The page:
Music is absolutely essential to film. Can you imagine Star Wars being all that good without music? Probably not. It would just feel like a really silly science fiction play. I love soundtrack music, because it forms a bond with it’s film to enhance the experience of the music to a deeper level. If you listen to Trent Reznor and Atticus Ross’s The Social Network before seeing the film, it’s not going to interest you as much. After seeing the film and hearing the album a few times, you’ll make subconscious connections between the two, causing whatever emotion of that scene in the film to correlate directly to the music.
In John Carpenter’s 1978 horror classic, Halloween, Carpenter not only directed and wrote the film, he scored it as well. This isn’t done often, but it means the Carpenter crafted the entire movie to his exact vision. By scoring the film, he was able to achieve the total feeling that he wanted for his scenes. A part of his score, “Halloween Theme” is a simple, repetitive piece that is essentially the definitive scary movie theme song. By attaching this piece to the image of the already horrifying sequences of the movie, Carpenter added another dimension to the song, an eerie-ness that is only accomplished through these emotional ties.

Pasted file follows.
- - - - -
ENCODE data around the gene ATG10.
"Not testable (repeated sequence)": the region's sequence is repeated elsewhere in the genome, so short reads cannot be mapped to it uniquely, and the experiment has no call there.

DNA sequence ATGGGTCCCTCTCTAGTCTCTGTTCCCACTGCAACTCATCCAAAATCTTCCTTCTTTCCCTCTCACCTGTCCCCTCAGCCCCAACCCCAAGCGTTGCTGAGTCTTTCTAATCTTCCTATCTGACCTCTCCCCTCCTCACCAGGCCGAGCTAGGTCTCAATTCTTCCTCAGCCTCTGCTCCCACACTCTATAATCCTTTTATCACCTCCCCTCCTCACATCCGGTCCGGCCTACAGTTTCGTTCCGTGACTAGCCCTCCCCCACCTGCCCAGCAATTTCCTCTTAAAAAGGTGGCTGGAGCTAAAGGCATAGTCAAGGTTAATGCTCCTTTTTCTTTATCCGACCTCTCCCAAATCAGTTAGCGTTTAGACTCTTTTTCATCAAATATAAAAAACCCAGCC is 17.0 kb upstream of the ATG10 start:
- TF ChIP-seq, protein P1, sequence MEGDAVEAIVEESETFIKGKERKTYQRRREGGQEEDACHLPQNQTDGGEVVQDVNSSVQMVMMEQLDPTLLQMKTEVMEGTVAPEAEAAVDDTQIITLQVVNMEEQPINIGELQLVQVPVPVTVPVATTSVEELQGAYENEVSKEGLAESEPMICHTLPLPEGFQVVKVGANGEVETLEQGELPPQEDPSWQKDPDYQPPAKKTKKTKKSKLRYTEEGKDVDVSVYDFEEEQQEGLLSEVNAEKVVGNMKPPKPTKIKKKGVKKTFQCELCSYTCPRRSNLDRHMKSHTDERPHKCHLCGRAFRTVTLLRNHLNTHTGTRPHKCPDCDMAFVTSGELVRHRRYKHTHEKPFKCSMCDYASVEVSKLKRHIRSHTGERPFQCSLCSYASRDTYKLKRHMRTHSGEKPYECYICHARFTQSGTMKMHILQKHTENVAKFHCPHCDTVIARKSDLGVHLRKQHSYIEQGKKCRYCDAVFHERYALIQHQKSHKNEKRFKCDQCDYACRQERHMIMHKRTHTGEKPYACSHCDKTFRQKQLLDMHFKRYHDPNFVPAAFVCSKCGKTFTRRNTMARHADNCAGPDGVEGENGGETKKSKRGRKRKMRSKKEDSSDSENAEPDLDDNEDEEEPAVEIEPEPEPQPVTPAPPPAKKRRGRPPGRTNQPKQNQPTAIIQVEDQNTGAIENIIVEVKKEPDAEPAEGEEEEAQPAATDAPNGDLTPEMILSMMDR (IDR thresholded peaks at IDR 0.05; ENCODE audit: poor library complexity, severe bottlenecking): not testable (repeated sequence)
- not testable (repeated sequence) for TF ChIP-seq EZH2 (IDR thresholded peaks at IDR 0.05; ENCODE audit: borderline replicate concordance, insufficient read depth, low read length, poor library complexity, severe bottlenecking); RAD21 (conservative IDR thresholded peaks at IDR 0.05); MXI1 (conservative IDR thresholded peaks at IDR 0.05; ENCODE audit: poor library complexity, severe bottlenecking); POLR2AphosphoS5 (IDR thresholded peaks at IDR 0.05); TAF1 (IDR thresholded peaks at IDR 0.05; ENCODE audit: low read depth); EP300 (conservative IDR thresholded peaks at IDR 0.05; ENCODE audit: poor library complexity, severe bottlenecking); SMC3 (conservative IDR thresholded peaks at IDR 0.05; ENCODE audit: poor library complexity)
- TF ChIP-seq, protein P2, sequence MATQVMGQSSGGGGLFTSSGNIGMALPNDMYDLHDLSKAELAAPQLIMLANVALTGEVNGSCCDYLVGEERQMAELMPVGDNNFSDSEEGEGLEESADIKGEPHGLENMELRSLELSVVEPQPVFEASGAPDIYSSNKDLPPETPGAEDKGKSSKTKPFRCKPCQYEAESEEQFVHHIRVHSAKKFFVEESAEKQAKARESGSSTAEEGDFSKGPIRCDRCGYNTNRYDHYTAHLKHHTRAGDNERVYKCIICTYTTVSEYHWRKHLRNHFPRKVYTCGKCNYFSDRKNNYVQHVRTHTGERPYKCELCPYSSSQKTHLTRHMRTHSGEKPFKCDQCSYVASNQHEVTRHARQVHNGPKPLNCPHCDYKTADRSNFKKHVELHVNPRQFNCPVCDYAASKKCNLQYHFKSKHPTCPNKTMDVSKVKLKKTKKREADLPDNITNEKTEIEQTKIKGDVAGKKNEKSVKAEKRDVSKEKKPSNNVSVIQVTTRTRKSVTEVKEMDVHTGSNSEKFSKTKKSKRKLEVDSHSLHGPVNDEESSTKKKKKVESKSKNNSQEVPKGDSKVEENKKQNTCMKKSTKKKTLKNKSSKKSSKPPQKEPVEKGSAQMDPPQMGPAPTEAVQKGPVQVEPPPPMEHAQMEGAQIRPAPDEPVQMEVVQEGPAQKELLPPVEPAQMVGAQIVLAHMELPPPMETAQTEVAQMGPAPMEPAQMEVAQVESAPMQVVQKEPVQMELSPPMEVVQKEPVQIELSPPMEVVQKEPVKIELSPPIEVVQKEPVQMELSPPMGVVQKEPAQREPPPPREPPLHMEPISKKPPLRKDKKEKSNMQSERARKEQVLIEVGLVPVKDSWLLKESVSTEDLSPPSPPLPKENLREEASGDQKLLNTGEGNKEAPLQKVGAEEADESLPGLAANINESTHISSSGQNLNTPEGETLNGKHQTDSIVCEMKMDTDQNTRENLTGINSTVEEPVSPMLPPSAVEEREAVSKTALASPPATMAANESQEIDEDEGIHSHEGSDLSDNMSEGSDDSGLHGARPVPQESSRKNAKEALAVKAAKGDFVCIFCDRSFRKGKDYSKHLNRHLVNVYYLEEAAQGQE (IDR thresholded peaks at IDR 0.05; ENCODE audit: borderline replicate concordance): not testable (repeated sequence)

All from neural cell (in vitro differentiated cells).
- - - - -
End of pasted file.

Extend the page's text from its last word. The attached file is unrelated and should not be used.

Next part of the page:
It’s simplicity, and it’s depth really make this song for me. There’s no better theme than this one. That’s why I love the Halloween movies. They’re incredibly cerebral in that way. When you’re watching Michael Myers kill people and shift around in the night, you’re not worried, but when you actually walk back to your house at night, you start getting chills and start watching your back.
So, here’s the true Halloween anthem, composed by the horror master, John Carpenter. I’ve made a playlist with several different versions. There’s the original, a 2007 remake by Tyler Bates, and a cover by the Vitamin String Quartet. Enjoy.